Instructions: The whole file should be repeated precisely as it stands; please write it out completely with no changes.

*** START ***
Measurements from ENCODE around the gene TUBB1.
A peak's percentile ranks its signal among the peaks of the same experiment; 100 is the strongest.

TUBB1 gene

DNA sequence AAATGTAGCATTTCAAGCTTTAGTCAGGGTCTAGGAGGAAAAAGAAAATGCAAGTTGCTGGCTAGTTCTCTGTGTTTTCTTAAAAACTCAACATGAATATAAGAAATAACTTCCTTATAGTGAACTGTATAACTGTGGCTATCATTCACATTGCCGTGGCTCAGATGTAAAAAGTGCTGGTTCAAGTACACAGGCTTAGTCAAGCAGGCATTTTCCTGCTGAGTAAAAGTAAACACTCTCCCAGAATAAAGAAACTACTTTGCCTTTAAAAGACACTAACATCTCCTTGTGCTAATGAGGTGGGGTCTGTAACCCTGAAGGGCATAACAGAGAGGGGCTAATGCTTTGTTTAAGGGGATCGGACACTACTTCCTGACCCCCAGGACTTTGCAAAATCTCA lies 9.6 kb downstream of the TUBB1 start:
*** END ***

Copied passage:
Measurements from ENCODE around the gene TUBB1.
A peak's percentile ranks its signal among the peaks of the same experiment; 100 is the strongest.

TUBB1 gene

DNA sequence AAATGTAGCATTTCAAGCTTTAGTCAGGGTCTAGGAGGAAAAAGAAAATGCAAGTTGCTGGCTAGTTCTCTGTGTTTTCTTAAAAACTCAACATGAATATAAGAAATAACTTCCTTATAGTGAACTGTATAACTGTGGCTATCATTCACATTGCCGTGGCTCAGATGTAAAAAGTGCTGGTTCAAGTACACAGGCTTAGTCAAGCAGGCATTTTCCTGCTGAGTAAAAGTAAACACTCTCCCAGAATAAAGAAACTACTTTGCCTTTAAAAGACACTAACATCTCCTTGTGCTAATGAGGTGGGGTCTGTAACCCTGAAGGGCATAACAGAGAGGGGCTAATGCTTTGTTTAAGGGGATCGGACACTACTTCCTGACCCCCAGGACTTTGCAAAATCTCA lies 9.6 kb downstream of the TUBB1 start: